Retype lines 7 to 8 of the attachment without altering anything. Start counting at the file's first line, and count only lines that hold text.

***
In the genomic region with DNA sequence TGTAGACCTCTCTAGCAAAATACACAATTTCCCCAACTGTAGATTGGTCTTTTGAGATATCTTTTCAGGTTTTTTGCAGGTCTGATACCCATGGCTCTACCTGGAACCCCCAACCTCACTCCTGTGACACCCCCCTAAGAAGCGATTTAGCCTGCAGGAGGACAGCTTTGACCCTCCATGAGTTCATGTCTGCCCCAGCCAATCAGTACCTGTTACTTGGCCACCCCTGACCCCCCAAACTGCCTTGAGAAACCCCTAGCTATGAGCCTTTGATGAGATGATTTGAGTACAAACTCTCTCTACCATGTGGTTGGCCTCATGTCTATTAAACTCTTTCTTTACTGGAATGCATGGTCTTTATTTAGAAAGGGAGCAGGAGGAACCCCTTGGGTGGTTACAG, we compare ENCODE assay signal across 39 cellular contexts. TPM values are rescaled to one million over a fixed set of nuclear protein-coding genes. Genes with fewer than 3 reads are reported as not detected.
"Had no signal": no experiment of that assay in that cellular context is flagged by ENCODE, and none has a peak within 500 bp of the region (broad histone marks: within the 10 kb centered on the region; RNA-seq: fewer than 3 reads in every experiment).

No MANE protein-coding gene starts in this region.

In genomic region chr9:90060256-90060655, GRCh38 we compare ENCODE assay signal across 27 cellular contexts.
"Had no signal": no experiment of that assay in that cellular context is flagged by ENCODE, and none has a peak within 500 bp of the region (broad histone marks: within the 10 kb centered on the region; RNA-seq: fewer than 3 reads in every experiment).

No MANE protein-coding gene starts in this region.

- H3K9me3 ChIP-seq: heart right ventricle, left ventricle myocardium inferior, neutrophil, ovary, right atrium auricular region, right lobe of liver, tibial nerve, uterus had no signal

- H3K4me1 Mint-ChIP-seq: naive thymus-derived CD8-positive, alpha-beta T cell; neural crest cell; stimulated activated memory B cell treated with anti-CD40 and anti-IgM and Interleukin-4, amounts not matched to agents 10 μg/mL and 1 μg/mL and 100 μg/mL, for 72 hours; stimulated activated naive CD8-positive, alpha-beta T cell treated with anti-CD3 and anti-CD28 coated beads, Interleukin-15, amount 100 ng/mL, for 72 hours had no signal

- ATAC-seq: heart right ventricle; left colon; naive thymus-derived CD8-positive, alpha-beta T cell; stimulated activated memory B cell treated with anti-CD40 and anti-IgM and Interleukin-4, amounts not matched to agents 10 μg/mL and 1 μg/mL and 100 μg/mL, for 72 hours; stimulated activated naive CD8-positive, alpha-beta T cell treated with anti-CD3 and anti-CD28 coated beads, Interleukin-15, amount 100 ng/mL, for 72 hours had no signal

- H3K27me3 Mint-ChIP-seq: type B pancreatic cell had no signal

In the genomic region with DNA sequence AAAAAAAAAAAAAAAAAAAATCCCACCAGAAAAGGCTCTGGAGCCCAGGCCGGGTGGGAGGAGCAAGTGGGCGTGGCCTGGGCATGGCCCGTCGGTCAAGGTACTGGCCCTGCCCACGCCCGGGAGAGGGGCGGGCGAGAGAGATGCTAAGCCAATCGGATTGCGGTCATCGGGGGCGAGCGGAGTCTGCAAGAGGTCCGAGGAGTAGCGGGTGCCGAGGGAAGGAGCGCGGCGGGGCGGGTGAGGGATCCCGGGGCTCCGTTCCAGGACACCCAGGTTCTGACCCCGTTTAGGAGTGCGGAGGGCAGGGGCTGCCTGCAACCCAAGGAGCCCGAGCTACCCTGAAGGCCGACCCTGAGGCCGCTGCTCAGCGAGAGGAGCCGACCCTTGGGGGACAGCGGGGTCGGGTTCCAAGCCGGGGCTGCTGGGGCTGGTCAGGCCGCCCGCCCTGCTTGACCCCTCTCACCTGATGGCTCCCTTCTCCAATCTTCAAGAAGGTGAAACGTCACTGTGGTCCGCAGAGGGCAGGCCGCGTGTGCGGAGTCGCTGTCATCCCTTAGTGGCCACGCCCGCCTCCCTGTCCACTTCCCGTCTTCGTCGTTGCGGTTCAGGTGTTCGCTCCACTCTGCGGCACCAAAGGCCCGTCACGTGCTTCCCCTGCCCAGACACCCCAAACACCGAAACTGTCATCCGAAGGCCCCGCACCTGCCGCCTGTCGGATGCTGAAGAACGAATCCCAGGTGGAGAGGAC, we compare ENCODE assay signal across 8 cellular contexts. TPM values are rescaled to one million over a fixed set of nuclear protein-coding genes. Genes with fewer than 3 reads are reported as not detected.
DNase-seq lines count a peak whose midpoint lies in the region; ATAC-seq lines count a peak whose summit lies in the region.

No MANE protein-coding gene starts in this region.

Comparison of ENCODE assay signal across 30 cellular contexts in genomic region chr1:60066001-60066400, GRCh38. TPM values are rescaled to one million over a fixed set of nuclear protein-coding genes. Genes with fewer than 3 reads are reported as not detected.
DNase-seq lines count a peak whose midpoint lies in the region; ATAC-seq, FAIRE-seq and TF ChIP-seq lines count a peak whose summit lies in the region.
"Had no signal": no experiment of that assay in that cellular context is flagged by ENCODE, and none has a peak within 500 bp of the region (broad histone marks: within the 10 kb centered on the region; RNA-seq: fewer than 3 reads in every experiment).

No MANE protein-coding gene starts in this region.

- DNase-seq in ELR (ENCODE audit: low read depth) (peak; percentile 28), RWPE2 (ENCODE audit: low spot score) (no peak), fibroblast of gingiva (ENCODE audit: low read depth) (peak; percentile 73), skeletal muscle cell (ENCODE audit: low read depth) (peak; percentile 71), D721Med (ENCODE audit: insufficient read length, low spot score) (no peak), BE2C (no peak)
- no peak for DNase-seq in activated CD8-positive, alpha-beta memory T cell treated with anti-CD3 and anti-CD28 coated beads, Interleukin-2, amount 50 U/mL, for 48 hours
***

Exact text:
- H3K9me3 ChIP-seq: heart right ventricle, left ventricle myocardium inferior, neutrophil, ovary, right atrium auricular region, right lobe of liver, tibial nerve, uterus had no signal

- H3K4me1 Mint-ChIP-seq: naive thymus-derived CD8-positive, alpha-beta T cell; neural crest cell; stimulated activated memory B cell treated with anti-CD40 and anti-IgM and Interleukin-4, amounts not matched to agents 10 μg/mL and 1 μg/mL and 100 μg/mL, for 72 hours; stimulated activated naive CD8-positive, alpha-beta T cell treated with anti-CD3 and anti-CD28 coated beads, Interleukin-15, amount 100 ng/mL, for 72 hours had no signal